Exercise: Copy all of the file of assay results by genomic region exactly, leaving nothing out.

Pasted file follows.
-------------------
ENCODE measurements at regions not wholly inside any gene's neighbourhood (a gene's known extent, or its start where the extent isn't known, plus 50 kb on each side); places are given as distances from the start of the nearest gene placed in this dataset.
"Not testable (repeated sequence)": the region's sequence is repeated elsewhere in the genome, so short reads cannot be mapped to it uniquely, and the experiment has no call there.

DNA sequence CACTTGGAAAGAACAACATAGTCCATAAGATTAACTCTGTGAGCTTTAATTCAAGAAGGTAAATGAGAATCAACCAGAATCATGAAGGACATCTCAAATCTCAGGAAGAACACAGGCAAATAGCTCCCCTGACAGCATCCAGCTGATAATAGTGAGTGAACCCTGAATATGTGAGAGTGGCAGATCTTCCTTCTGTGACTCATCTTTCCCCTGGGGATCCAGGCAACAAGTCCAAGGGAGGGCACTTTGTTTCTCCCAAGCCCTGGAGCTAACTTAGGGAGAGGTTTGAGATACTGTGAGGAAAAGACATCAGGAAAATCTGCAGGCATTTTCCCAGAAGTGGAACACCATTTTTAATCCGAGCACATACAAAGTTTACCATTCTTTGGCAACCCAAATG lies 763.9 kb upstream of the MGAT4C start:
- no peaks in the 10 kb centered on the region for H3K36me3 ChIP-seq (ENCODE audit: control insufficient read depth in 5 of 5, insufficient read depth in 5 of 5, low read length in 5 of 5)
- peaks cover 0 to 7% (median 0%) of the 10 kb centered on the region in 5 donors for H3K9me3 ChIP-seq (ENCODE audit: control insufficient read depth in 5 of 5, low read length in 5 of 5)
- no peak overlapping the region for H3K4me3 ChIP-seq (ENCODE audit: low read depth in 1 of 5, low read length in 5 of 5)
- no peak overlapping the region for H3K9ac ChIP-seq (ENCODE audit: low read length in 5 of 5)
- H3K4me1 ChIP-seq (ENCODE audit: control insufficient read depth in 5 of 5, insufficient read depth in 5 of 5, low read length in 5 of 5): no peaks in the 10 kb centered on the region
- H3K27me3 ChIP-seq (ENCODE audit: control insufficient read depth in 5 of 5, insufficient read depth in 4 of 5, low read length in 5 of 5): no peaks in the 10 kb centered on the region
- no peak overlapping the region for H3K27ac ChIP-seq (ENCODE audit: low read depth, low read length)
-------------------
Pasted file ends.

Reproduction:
ENCODE measurements at regions not wholly inside any gene's neighbourhood (a gene's known extent, or its start where the extent isn't known, plus 50 kb on each side); places are given as distances from the start of the nearest gene placed in this dataset.
"Not testable (repeated sequence)": the region's sequence is repeated elsewhere in the genome, so short reads cannot be mapped to it uniquely, and the experiment has no call there.

DNA sequence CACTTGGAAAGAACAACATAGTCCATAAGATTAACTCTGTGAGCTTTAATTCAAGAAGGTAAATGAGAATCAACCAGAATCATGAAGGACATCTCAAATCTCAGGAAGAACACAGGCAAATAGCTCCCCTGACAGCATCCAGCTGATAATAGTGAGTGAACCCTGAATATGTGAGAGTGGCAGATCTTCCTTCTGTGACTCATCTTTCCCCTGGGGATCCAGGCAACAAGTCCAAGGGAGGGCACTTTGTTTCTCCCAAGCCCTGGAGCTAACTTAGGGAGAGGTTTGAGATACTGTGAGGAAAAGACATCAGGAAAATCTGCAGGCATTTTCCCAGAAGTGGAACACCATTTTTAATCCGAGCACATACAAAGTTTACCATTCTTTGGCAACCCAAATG lies 763.9 kb upstream of the MGAT4C start:
- no peaks in the 10 kb centered on the region for H3K36me3 ChIP-seq (ENCODE audit: control insufficient read depth in 5 of 5, insufficient read depth in 5 of 5, low read length in 5 of 5)
- peaks cover 0 to 7% (median 0%) of the 10 kb centered on the region in 5 donors for H3K9me3 ChIP-seq (ENCODE audit: control insufficient read depth in 5 of 5, low read length in 5 of 5)
- no peak overlapping the region for H3K4me3 ChIP-seq (ENCODE audit: low read depth in 1 of 5, low read length in 5 of 5)
- no peak overlapping the region for H3K9ac ChIP-seq (ENCODE audit: low read length in 5 of 5)
- H3K4me1 ChIP-seq (ENCODE audit: control insufficient read depth in 5 of 5, insufficient read depth in 5 of 5, low read length in 5 of 5): no peaks in the 10 kb centered on the region
- H3K27me3 ChIP-seq (ENCODE audit: control insufficient read depth in 5 of 5, insufficient read depth in 4 of 5, low read length in 5 of 5): no peaks in the 10 kb centered on the region
- no peak overlapping the region for H3K27ac ChIP-seq (ENCODE audit: low read depth, low read length)